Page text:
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Crippled cruise ship expected in San Diego Thursday

By Paul Vercammen, Michael Martinez and Phil Gast, CNN
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Passengers: Cruise ship isn't 'splendid'
STORY HIGHLIGHTS
  • Five tugs will assist crippled ship to dock
  • Passenger reports unhappy vacationers and long food lines for Spam
  • The Carnival Splendor is expected to arrive in San Diego on Thursday
  • The cruise ship gets supplies from a U.S. Navy aircraft carrier

(CNN) -- Thousands of passengers on a towed cruise ship will disembark in San Diego, California, Thursday with their own tales from a three-day ordeal that left them without air conditioning and hot showers. Their diet became Spam and Pop Tarts rather than steak and chocolate mousse.

And while Carnival Cruise Lines said Wednesday that most passengers knew that the Carnival Splendor's crew was doing the best it could, there were reports of passengers pledging not to take up the company's offer of a free replacement trip.

The vessel, which became stranded Monday after an engine-room fire off the coast of Mexico, is expected to arrive early Thursday, Carnival Cruise Lines CEO Gerry Cahill said at a press conference.

Because the ship is without most of its power, the company decided to wait until daylight for five tugboats to deliver the Splendor to a dock, probably around midday, Cahill said. Nearly 4,500 people, including crew, are on board.

Carnival noted that as the ship gets closer to the coast, passengers are increasingly able to receive "intermittent cellular service."

The ship's crew set up a call center for passengers to make urgent calls.

Gallery: Aid comes to Carnival Splendor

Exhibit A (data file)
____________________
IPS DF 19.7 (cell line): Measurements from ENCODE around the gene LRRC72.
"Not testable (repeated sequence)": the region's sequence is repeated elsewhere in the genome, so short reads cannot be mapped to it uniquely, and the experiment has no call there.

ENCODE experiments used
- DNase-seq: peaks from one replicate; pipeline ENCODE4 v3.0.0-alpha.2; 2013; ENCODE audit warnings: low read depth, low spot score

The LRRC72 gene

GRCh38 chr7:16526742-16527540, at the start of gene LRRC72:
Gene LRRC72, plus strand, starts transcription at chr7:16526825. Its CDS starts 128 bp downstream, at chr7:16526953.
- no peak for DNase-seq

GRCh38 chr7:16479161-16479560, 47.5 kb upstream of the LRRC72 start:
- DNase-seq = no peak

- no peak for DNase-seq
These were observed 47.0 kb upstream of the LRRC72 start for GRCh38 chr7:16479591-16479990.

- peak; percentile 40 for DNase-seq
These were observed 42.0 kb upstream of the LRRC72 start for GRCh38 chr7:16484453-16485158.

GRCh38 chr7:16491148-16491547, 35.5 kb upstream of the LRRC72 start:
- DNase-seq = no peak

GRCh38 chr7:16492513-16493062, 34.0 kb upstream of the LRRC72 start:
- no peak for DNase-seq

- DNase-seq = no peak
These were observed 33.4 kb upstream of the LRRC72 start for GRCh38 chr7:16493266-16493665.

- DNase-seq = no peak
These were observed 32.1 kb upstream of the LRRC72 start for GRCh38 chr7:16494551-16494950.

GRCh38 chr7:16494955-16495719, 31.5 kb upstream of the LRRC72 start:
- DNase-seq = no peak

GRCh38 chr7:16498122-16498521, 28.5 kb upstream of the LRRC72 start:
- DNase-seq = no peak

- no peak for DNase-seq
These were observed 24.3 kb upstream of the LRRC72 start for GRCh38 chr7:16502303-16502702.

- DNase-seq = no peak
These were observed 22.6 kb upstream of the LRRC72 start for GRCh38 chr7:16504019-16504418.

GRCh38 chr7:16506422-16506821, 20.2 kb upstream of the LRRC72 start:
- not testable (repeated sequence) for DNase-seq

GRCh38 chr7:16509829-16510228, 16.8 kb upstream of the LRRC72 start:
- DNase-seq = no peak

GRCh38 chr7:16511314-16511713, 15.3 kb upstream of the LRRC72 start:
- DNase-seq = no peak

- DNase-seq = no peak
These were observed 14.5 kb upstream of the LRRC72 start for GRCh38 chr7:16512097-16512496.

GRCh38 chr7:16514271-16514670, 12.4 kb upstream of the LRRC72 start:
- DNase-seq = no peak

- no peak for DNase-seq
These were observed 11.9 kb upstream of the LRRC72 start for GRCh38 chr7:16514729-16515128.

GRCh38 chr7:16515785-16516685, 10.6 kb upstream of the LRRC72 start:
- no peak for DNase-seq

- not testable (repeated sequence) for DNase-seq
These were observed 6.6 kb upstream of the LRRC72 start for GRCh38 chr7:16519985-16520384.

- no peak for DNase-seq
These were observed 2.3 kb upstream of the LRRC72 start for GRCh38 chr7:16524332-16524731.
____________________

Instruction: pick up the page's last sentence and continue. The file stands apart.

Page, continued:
Map: Stranded cruise ship
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"Obviously, with eight phones and 3,300 people. you are going to have a pretty big backup," Cahill said.

One passenger, David Zambrano, a KUSA-TV employee, called his Denver, Colorado, station Wednesday from his cell phone on the ship and said many passengers are in the dark in their cabins and have to wait in line for two hours to eat the cold meals, which are being delivered to them by helicopter from the USS Ronald Reagan.

"Many of the people I have talked to said that they will never take another cruise again, especially with Carnival," said Zambrano, who was able to enjoy some sunlight because he has a stateroom with a balcony.

"It's nothing like anyone expected, no," Zambrano said. "You stand in line for two hours just to get your food because everybody goes to the same place to pick up their food. And, so you stand in line and you wait, then once you get your food, you leave and you look for something to do.

"People are playing cards. People are standing around just kind of talking. They're getting to socialize," Zambrano said. "It's not what you would expect on a normal cruise, of course not, but it's -- they're doing their best. The crew is doing their best to keep everybody satisfied and make sure that they're watching everything.

"The only thing that made it really tough was when the facilities were all broken down and all the bathrooms weren't working and people were starting to get uncomfortable," Zambrano said. "But now that they started getting those things going and the water flowing, then that made all the difference."